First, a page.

Making A Difference
My intention when I first set fingers to keyboard an hour ago was to talk about how the future I live in now isn’t quite the future I imagined when I was seven. To be fair, I still have bones to pick with the lack of flying cars, but some nagging feeling in me just won’t let me write anything on the topic worth two damns until I give the shelter animals one last round of internet support.
I have started to volunteer at the Asan animal shelter known as Jane World and run by a man named Mr. Park. Its location is not announced to the general public because odds are once people know of a place to dump an animal they no longer care for, the shelter would be overrun and overpopulated, and without the volunteers that give of themselves to help out, I highly doubt the animals would be in stable health at all. As it were, the shelter is home to some sixty or so dogs (I am as bad with numbers as I am good with words, bear with me) as well as some forty cats. For a shelter run privately by an animal lover hoping to find the animals good homes, this is a lot of furry friends to care for. I imagine it’s hard enough to feed them all daily without taking into consideration exercise and socialization.
Recently, the shelter’s owner and volunteers have caught a lot of lip from one of the government funded shelters. Harsh words were released, and Jane World was caught in the crossfire of a lot of animosity. Because I generally don’t care for bullies, I am keen on defending Jane World and Mr. Park, even though neither requires it. The volunteers, foster parents, and adoptive parents that work with the animals there know the truth and to me, that is all that matters. There just is no way to be perfect when it comes to shelters and shelter care – but having the heart to open one’s home and at least try to do right by these abandoned animals is better than what a lot of others are doing with their time.
The little guy in the picture above is named Koala Bear. He is a Pomeranian mix looking for his forever home – this weekend, he’ll be coming home with me. He is eight years old (maybe older), and has spent the greater part of his life in an enclosure at the Asan shelter. He’s adorable, and in good health. The problem lays in his temperament – you see, Koala Bear seems to have been abused before coming to the shelter. He will accept treats from your hand but nips and becomes skittish when you try to pet him. Unfortunately, his is not the only case like this. Some animals have become progressively more anti-social in the shelter, making adoption harder, and some are totally unknown because they simply do not trust human contact enough to take the step forward into a new life.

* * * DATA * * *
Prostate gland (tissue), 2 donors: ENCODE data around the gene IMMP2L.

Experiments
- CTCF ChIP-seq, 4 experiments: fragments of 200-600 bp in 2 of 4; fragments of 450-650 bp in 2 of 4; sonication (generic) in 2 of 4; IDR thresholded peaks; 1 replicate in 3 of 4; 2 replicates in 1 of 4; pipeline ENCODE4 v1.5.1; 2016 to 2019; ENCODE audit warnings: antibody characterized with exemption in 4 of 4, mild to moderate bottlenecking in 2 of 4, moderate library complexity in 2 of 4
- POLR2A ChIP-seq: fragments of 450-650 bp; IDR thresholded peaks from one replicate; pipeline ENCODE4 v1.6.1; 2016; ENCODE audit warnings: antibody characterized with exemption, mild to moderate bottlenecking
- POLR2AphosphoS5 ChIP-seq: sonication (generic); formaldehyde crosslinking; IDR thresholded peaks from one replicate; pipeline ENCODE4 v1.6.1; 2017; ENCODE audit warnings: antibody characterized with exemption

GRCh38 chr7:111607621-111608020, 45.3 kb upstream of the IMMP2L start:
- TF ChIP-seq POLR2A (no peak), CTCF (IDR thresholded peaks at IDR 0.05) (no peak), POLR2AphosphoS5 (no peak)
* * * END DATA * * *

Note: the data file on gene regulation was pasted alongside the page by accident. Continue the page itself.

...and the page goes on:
But there is always a happy side to every story – in recent days, a Poodle named Pook has found an adoptive home … all the way in Canada! Another small dog has found a new home in the Philippines, and rumor has it that one of the larger dogs (almost impossible to find homes for in Korea, as most people are frightened of them) may even be flying out to Texas to his new home. It’s encouraging that there aren’t any boundaries for giving an animal a place to call their own.
In the end, I want to leave off with this: you may walk by a pet store today and see all those adorable puppies playing, sprawled out and full of energy. You may be tempted to walk in and make baby noises at it. You may even consider pulling out that Platinum card and taking the little pipsqueak home. But before you support puppy mills and other quack job sources, consider, once again, taking home an animal that truly needs to be shown love in their life. Consider a rescue animal – not only will you be saving their life, but perhaps they might even save yours.
Interested in making a difference? Check out animals available for adoption online at www.animalrescuekorea.org, or visit your local shelters and humane societies.
Image Credit: J. Schultz